We present results of the magneto-optical imaging technique applied to rock samples. This technique measures the magnetic flux threading a magneto-optically active film, which rotates the polarization direction of transmitted light (Faraday rotation) and is directly placed on the sample. Through the analyzer of a reflected light microscope, the vertical component of the surface magnetic field of the sample is observed and can be quantified through a specific calibration procedure. Owing to the thin magneto-optically active film (5 μm) and the small sample-to-film distance (∼1 μm), stray fields produced by magnetic grains in rocks carrying saturation isothermal remanent magnetization are successfully imaged with a spatial resolution of 10 μm. We can also image the surface field distribution of rocks carrying natural remanent magnetizations by modulating the analyzer angle. In addition to its high spatial resolution, this technique offers a direct comparison between magnetic and reflected light images. Therefore, this new technique appears to be a powerful tool to map and identify the carriers of magnetic remanence in rock samples.
 Magnetic microscopy is a powerful tool for the in situ identification and characterization of individual magnetic grains in rock samples. Recently, several scanning magnetic microscopes have been developed in particular to understand the magnetism of meteorites. Among these are Scanning Superconducting Quantum Interference Device (SQUID) microscopy [Gattacceca et al., 2006; Weiss et al., 2007], Scanning Giant Magneto-Resistance (GMR) microscopy [Hankard et al., 2009], and Scanning Magneto-Impedance (MI) microscopy [Uehara and Nakamura, 2008].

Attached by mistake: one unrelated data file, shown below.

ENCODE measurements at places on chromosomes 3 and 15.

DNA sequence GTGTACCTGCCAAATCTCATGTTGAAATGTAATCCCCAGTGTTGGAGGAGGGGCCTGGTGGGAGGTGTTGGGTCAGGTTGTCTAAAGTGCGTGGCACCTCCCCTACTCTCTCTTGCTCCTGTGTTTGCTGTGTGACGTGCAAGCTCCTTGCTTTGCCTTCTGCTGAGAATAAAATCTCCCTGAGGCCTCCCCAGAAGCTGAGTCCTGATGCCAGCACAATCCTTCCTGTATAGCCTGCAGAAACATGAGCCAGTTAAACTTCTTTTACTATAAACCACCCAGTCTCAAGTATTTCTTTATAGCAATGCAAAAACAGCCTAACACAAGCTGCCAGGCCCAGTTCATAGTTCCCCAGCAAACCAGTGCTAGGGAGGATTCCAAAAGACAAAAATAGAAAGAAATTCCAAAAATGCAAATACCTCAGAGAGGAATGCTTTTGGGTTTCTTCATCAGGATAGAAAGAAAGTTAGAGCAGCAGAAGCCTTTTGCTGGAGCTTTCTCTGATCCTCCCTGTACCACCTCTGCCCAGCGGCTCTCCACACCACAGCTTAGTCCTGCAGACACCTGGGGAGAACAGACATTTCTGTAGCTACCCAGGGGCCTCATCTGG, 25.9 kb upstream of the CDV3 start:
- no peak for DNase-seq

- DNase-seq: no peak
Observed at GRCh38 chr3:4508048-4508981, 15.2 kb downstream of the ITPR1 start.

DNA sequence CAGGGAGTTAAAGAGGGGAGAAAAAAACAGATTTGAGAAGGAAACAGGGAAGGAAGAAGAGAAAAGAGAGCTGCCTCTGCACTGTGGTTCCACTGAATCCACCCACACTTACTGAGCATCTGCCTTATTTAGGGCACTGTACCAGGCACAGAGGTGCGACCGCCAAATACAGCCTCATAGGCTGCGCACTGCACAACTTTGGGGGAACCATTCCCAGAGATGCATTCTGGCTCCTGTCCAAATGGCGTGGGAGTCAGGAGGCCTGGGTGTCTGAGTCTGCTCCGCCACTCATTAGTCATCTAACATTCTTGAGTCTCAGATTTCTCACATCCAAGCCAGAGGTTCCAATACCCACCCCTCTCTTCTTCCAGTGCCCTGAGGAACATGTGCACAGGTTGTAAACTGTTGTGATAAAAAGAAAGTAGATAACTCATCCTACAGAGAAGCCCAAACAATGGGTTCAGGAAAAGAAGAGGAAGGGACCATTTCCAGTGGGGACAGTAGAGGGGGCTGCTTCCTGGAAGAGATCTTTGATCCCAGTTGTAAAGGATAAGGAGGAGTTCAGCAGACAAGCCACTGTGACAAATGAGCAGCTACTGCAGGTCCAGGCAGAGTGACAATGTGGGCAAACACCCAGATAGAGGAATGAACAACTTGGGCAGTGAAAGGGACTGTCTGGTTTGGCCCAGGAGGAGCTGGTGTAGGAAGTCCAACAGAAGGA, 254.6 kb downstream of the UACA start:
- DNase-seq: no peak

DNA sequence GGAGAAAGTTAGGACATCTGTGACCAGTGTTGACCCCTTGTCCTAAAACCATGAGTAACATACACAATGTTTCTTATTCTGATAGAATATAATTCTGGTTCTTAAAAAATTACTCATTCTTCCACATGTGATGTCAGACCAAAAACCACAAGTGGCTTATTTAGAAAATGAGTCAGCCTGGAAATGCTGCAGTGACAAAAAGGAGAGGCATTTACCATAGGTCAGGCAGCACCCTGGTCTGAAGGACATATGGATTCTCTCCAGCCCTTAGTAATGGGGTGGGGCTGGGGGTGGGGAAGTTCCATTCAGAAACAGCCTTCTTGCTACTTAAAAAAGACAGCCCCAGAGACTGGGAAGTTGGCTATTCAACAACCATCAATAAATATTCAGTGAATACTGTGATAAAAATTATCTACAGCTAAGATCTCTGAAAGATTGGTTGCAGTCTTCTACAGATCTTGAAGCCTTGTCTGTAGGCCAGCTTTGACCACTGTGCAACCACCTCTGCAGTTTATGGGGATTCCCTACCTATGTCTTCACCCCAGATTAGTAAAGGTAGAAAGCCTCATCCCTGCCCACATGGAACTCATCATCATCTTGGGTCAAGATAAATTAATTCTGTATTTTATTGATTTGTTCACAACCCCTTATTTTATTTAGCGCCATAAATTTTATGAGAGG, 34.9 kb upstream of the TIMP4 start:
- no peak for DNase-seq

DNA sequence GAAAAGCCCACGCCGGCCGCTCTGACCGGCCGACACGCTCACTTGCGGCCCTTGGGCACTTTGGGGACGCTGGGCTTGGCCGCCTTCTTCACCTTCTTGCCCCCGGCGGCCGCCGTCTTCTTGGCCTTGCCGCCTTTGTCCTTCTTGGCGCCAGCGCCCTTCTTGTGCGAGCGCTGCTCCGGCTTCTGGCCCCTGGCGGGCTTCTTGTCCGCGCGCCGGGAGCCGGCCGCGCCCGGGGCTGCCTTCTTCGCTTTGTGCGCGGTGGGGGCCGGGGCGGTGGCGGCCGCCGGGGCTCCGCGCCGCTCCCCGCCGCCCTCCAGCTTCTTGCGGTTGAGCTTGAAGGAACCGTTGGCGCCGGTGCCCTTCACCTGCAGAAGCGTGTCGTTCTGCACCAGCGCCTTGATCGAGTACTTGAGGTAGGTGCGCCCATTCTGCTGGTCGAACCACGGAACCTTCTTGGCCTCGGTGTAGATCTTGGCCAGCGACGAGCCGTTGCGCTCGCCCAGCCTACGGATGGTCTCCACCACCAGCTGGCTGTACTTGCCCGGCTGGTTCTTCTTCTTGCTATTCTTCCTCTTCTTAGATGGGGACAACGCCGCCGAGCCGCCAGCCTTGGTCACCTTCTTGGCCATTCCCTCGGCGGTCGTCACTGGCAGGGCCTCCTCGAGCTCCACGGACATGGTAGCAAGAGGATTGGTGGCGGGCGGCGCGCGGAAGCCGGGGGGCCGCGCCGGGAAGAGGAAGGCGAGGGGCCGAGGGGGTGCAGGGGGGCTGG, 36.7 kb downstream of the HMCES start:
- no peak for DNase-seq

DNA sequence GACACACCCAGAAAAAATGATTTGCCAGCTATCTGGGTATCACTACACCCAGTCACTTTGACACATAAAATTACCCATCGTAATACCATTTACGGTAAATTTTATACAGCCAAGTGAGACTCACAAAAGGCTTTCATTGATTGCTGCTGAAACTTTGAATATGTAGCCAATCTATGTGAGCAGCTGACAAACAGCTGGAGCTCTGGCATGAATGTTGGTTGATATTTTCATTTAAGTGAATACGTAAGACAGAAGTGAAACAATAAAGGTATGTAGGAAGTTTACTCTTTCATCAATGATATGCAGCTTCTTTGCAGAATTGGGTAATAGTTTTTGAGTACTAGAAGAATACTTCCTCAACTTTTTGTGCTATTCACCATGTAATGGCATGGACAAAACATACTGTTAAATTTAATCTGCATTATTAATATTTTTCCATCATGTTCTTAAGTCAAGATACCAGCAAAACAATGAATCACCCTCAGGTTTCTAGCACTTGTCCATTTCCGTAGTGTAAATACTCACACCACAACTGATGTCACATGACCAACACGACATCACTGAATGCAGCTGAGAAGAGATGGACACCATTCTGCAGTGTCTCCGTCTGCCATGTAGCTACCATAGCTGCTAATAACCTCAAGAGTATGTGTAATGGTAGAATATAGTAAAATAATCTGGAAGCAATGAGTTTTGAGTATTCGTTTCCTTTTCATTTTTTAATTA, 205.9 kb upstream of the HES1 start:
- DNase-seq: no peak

There are two fundamental problems specific to scanning magnetic microscopy. The first is related to the sensor dimension. For example, typical scanning SQUID sensors are several dozen micrometers in diameter, which limits spatial resolution to these scales. The second is the sample-to-sensor distance. Magnetic field lines emanating from magnetic grains fan out very rapidly as a function of distance from the sample surface, which leads to a concomitant reduction in spatial resolution of the probe. Furthermore, positioning errors may flaw the correlation of the magnetic image with other mineralogical observations, such as optical microscopy, scanning electron microscopy, and chemical analyses, and therefore hinder correct data interpretation.